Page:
I think the most effective way to gather signatures will be to use “network marketing.” Just start with collecting signatures from friends and family that you know will sign. Each person that signs your petition, ask them if they would be willing to take a sheet and get signatures from other people they might know. If you get 10 people to sign, and each of those people gets another 10 people, that’s 110 signatures! Carry with you extra sheets of Signature Gathering Instructions that you can hand to people who say yes. Also carry with you a copy of the initiative text so people can read it. This copy is inside the petition document. Be sure to direct them to the website as well!

If you want to do more to gather signatures, Post Offices are traditionally the best places to stand. Another good place is outside of supermarkets, however it would require permission from that private property owner.

You will run across people who are on the fence about the concept. Here are some excerpts that can help you persuade them:

No duty to protect. The oft-expressed motto of police "to serve and protect" has come to be a misnomer.  It has been firmly established in the Nation's courts (e.g., Warren v. DC) that police agencies and police personnel have no duty to protect any individual - none, but only a duty to provide a general level of protection (which has not been defined) to the community.

If a serial murderer is kicking in your door intending to murder you, and you call 911 to ask for protection, police have no duty whatsoever to even respond.  If they do respond, they have no duty to respond quickly.  If they do respond quickly, they have no duty to do anything effective to protect you once they do arrive.

Sometimes nobody answers 911 calls; Portland, OR, 2006 [2]
Sometimes no officers respond; Everett, WA, 2006 [3]

This is underscored by an incident in Bozeman.    The Bozeman Police Department responded to a 911 call about a knife-wielding assailant at a convenience store in Bozeman.  BPD personnel surrounded the convenience store with guns drawn, and held in that surround for 45 minutes while the knife-toting robber raped the female convenience store clerk.

This is not to say that individual officers don't want very much to protect innocent people.  Most officers in Montana do.  However, current law says that they are not obligated to do so, and inadequate or interfering policies too often lead to tragedies such as the one in Bozeman.”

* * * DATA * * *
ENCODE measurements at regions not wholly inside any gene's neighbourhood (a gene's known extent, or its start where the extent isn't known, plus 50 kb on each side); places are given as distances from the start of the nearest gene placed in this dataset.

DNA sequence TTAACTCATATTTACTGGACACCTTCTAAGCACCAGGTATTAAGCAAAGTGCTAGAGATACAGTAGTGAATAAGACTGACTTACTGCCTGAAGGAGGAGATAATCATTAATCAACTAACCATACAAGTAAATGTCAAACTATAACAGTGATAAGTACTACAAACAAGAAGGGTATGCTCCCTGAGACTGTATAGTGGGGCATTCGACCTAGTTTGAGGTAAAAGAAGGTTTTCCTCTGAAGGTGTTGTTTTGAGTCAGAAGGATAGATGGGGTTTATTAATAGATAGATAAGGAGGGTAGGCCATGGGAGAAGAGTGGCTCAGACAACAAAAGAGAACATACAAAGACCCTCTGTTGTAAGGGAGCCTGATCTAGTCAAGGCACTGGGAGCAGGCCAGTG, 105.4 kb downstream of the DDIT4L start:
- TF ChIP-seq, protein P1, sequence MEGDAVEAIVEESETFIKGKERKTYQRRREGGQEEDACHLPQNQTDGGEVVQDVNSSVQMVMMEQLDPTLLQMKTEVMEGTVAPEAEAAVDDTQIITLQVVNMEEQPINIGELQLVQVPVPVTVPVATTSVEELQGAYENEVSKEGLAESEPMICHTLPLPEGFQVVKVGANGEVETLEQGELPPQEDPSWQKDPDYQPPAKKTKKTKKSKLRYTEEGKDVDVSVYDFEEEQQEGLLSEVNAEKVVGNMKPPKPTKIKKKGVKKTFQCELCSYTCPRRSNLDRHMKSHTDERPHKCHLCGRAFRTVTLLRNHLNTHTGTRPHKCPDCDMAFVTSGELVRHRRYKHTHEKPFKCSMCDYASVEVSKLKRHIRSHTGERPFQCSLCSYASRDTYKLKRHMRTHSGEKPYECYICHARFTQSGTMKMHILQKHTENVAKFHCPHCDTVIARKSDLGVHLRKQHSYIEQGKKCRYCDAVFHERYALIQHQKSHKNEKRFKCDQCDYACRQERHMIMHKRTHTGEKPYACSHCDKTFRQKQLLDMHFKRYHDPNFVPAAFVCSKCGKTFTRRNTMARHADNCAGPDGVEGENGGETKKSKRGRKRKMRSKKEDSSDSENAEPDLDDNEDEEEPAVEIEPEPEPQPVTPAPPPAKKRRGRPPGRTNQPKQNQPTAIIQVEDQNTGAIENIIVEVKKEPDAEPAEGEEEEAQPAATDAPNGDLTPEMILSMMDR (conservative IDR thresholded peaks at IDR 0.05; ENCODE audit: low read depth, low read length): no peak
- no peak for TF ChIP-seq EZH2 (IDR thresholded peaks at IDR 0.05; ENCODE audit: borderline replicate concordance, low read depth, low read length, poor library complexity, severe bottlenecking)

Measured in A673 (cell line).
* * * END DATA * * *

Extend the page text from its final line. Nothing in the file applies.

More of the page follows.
Response times. A common saying among those who believe in self-defense is, "When seconds count, police are only minutes away."  This principle is nowhere more accurate than in Montana, so much of which is rural.  We live in Montana for the lifestyle, not for the big money.  Because Montana is not a wealthy place, we cannot afford to hire enough police officers to insure that they are likely be nearby at the moment any individual needs protection.  Even if we could afford to hire enough police officers that one would be likely to be nearby when needed, we wouldn't do so.  To do so would give us a police state, the antithesis of liberty so cherished by Montanans.  We will never have short enough response times for police officers in Montana to save victims of quickly-propagating crimes.  It is said, there will only be two people at the crime scene - the criminal and the victim.  This is why police are sometimes called the "thin blue line," a very thin, indeed, in Montana. 

2006, U.S. Bureau of Justice Statistics for Montana:
11.7% of police responses to crimes of violence were within one day or longer
Only 26.6% of police responses were within five minutes
32% of police responses were between six and ten minutes
Almost 42% of police responses took over ten minutes

Large cities have an average response time of seven minutes for high priority calls
Brittany Zimmerman slain after 911 call, police do not respond; Madison, WI 2008
Response time to rural accidents in Montana is 1 hour 20 minutes
Response time to high priority calls in Madison County, MT, is 28 minutes

In early April of 2008, the International Law Enforcement Educators' and Trainers' Association held its annual conference in Wheeling, Illinois.  Veteran firearms instructor and writer John Farnam reports from that conference:

“Ed Sanow, active trainer and editor of Law and Order Magazine, told us all that the four-man, 'diamond' formation that is currently being promulgated as the local PD's standard response to 'active-shooter' calls is indeed an effective and powerful, tactical tool.  It is also mostly wishful thinking!

"By the time we get four, plain-vanilla patrolmen, let alone four SWAT-Team members, to the scene and ready to make entry, nearly a half hour will have elapsed since the first 911 call.  By then, there is every chance the entire event will be long-since over!  Ed suggests we need to be training with two-man teams, even one-man entry, if we expect to act in time to save any lives.  Even then, he tells his school administrators that they will be on their own for at least the first six minutes.  There is virtually no possibility even the first beat-car will get there any sooner than that."

This report confirms that even though the first law enforcement officer may arrive on the scene of an active shooting incident within (no earlier than) six minutes, that officer will probably not effect entry and interdiction, but will rely on protocol to wait until a four-man "diamond" entry team can be assembled, 30 minutes after the first 911 call.